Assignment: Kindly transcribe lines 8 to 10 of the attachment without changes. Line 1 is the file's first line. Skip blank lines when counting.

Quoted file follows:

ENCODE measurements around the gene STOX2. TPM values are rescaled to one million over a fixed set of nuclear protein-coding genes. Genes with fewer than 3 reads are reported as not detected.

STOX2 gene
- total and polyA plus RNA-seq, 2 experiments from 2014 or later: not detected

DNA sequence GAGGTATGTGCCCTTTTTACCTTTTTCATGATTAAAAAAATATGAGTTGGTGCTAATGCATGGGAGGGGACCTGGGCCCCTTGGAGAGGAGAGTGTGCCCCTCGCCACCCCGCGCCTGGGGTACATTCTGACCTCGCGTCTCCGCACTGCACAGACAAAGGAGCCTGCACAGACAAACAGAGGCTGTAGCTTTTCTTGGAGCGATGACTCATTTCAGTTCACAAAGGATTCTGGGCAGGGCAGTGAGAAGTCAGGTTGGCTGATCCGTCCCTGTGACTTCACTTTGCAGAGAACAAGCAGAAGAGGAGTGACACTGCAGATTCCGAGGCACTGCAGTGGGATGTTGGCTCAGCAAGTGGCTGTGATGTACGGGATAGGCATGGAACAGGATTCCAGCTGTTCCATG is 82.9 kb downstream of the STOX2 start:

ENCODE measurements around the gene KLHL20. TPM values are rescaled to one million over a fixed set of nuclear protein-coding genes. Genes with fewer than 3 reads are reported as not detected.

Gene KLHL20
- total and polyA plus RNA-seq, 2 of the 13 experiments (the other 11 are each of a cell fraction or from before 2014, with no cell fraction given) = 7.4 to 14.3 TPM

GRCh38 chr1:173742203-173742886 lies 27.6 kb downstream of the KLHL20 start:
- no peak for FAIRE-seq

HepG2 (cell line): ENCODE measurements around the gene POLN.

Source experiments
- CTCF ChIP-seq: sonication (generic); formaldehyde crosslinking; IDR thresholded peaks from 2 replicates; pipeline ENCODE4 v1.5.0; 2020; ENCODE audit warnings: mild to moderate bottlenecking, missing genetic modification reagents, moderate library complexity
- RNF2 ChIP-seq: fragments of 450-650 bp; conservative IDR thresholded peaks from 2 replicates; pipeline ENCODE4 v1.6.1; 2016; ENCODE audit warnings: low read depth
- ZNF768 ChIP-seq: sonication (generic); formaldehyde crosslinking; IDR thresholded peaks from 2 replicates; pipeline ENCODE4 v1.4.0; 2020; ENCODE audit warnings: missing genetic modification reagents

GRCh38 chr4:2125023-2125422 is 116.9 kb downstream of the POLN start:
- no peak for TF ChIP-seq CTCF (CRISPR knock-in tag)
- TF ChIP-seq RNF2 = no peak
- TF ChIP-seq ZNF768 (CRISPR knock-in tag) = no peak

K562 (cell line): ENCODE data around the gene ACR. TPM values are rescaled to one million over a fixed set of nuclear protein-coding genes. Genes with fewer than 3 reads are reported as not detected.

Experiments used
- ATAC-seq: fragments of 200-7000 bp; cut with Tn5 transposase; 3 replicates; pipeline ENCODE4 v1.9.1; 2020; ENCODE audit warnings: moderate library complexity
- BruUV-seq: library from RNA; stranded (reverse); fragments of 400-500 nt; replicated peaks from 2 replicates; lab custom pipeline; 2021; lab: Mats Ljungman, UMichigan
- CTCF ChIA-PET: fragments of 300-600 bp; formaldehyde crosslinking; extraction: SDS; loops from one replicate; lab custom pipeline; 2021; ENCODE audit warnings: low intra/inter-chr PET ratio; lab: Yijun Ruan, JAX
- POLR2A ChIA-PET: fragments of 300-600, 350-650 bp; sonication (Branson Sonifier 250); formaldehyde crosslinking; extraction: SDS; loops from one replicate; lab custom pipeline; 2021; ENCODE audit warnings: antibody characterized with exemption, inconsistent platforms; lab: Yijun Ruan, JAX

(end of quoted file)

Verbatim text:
GRCh38 chr1:173742203-173742886 lies 27.6 kb downstream of the KLHL20 start:
- no peak for FAIRE-seq

HepG2 (cell line): ENCODE measurements around the gene POLN.